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Nov 30

New functionality in wicket-mousetrap and Mystic Paste

By kinabalu | Comments


On the 26th we released a small component to integrate with the mousetrap.js library for key shortcuts with Javascript. Since then, we’ve integrated the library into Mystic Paste and have several handy shortcuts available now on the new paste, and history pages.

New Features

Our latest update brings global bindings, default bindings, global default bindings, and the ability to define the key event you’d like to listen to for your shortcut. These functions have afforded us the ability to bind Cmd+S (Mac) and Ctrl+S (Windows) to “Save a Paste” and ignore the default browser functions, and we can do that while still in the text area. And we’ve simplified the reply to paste options, so simply hitting the “Repaste” button, or hitting “R” on the keyboard will take you to a form to reply to the original.

New Bindings

Global bindings is an extension to mousetrap.js that gives you the ability to respond to shortcuts from within form elements on the page. Making it effectively global no matter where the users focus. Here’s an example of usage:

[java] getMousetrap().addGlobalBind(new KeyBinding() .addKeyCombo("r"), doSomething ); [/java]

Default bindings is an extension to mousetrap.js that overrides the default handling of keyboard shortcuts you define. It is similar to adding a regular binding in that form fields will ignore the command. Here’s an example of usage:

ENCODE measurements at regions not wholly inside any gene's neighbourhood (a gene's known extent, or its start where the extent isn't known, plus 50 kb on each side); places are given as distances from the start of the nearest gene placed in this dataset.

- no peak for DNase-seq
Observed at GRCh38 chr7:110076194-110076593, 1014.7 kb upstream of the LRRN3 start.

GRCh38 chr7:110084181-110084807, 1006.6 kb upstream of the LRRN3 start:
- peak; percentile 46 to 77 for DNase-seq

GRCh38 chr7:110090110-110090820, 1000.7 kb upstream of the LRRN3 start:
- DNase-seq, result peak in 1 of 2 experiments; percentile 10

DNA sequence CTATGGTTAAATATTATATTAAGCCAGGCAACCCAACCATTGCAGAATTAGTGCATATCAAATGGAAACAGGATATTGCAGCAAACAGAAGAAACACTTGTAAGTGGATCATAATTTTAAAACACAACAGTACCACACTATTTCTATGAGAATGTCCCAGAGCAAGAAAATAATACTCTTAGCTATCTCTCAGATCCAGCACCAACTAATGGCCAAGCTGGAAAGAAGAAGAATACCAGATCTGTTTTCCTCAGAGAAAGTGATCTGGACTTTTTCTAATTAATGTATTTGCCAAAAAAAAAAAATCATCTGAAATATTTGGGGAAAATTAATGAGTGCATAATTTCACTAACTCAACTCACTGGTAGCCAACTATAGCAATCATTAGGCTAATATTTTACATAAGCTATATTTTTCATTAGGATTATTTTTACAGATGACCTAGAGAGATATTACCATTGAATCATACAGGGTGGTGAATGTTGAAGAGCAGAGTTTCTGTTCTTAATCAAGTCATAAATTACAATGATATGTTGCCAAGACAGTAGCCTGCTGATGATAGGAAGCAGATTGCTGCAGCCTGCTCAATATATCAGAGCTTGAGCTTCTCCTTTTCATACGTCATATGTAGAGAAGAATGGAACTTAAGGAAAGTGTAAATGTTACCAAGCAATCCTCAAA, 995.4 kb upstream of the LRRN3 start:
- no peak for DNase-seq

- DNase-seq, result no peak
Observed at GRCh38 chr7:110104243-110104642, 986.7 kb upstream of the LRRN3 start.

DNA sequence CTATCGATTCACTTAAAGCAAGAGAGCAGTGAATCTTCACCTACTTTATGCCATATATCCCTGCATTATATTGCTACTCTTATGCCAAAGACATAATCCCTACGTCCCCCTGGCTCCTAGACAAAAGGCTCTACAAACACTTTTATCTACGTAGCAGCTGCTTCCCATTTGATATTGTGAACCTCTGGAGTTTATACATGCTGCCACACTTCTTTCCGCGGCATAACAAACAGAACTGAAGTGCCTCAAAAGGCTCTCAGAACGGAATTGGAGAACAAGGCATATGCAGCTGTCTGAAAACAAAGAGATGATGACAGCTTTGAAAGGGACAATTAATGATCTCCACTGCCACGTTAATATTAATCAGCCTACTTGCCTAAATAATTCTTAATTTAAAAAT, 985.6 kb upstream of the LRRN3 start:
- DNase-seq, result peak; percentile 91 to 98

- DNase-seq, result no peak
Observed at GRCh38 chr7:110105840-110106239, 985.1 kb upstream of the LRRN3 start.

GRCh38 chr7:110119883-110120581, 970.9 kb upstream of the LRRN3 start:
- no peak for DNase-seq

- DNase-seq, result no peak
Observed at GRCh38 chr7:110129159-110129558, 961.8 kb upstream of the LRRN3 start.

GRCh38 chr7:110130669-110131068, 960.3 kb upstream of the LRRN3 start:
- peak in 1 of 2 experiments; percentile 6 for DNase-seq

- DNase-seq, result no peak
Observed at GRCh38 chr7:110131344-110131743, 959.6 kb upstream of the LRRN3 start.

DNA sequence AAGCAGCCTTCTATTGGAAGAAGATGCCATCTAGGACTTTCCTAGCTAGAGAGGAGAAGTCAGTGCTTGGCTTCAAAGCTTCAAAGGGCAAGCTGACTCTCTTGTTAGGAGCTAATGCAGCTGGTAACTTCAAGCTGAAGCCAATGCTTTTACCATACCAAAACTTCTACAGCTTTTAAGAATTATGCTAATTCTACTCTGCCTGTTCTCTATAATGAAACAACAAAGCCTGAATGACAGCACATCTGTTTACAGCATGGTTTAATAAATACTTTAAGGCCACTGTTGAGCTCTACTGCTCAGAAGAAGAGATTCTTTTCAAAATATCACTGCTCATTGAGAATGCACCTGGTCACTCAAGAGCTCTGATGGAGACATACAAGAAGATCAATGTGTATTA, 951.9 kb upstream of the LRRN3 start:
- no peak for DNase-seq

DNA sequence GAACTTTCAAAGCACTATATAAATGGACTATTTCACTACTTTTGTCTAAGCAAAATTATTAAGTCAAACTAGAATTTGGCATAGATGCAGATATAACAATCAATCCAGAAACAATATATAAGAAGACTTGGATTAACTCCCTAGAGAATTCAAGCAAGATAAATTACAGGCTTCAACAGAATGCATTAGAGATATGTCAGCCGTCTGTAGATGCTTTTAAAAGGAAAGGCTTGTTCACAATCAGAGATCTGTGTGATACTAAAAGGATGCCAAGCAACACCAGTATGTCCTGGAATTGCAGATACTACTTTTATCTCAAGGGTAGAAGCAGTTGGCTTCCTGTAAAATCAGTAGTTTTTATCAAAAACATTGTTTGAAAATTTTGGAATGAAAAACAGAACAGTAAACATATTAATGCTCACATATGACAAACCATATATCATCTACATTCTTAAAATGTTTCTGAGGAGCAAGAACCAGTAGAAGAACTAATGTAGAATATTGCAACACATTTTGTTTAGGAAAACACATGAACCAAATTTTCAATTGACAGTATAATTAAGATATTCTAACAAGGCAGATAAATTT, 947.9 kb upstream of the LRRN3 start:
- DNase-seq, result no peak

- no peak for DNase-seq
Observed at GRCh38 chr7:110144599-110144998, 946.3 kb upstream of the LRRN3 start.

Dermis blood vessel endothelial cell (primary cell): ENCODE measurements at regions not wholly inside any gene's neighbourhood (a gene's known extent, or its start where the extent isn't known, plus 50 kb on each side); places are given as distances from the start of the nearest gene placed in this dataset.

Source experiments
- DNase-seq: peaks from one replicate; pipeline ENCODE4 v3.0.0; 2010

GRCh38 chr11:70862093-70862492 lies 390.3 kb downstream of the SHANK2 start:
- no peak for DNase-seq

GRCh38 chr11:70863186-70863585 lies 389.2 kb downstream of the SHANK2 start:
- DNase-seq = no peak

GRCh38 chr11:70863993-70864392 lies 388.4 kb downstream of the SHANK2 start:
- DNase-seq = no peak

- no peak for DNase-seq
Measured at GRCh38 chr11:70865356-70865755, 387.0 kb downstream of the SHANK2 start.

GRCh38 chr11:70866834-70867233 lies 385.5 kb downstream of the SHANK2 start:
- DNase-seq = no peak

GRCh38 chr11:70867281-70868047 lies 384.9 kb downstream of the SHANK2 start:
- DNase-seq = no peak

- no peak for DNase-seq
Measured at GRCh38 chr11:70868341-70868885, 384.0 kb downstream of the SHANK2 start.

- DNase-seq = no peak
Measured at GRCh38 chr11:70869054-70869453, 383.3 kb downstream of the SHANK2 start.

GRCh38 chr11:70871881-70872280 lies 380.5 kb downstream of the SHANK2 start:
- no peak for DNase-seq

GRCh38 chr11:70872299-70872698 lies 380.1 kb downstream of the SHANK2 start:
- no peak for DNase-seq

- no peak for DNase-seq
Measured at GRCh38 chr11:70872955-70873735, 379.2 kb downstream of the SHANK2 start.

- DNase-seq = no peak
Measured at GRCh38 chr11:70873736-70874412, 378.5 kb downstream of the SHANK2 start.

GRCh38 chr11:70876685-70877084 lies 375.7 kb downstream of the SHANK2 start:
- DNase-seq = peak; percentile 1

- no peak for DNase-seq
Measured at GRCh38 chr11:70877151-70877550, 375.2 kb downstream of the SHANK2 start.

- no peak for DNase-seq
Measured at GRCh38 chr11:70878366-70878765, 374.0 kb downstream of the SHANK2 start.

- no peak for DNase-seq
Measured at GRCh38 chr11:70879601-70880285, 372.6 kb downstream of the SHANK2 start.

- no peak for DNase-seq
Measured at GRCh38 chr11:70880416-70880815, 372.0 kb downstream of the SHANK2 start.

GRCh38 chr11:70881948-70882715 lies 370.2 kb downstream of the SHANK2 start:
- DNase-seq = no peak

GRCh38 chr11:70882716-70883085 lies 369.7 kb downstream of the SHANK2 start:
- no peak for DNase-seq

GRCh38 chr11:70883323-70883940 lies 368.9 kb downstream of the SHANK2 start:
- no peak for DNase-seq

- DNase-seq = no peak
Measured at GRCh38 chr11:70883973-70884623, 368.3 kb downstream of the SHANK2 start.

[java] getMousetrap().addDefaultBind(new KeyBinding() .addKeyCombo(KeyBinding.COMMAND, "s") .addKeyCombo(KeyBinding.CTRL, "s"), doSomething ); [/java]

The only issue with this, is the form fields are going to ignore the command, even though we’re overriding the default browser functionality. So we add one last binding, the default global bind.

[java] getMousetrap().addDefaultGlobalBind(new KeyBinding() .addKeyCombo(KeyBinding.COMMAND, "s") .addKeyCombo(KeyBinding.CTRL, "s"), doSomething ); [/java]

Voila! Exactly what we need. And very easy to integrate and useful in your Wicket projects. And another useful tidbit of how to make all of this integration work smoothly is how to call your Wicket code from Javascript in Wicket 6.

Calling Wicket 6 from Javascript

One of the most important features necessary to make our integration successful, is the ability to call Wicket from Javascript. Our initial integration utilized the new Wicket.Ajax.get call in Wicket 6 like so:

[java] bindCommand.append("Mousetrap.bind(") .append("‘ctrl+n’") .append(", function(e) { Wicket.Ajax.get({‘u’: ‘") .append(behavior.getCallbackUrl()) .append("’}) }); "); [/java]

And this will give us Javascript code something like the following:

[javascript] Mousetrap.bind(‘ctrl+n’, function(e) { Wicket.Ajax.get({‘u’: ‘/wicket-ajax-url’}); }); [/javascript]

This works perfectly, for GET-based requests. And with the help of Martin Grigorov I soon realized if I wanted to POST, it wouldn’t work. So very early in the morning Martin was instrumental in helping me understand the proper way to call Wicket 6 from Javascript, like so:

[java] bindCommand.append("Mousetrap.bind(") .append(‘ctrl+n’) .append(", function(e) {") .append(behavior.getCallbackScript()) .append("}); "); [/java]

As with most things Wicket, it helps to review the code and understand more fully what the method achieves. And when you call getCallbackScript, it interrogates the object it’s attached to (in this case a Form), and builds a proper Wicket.Ajax.X call with the appropriate parameters for everything. That’s it. It’s the kind of magic that made me fall in love with Wicket so many years ago.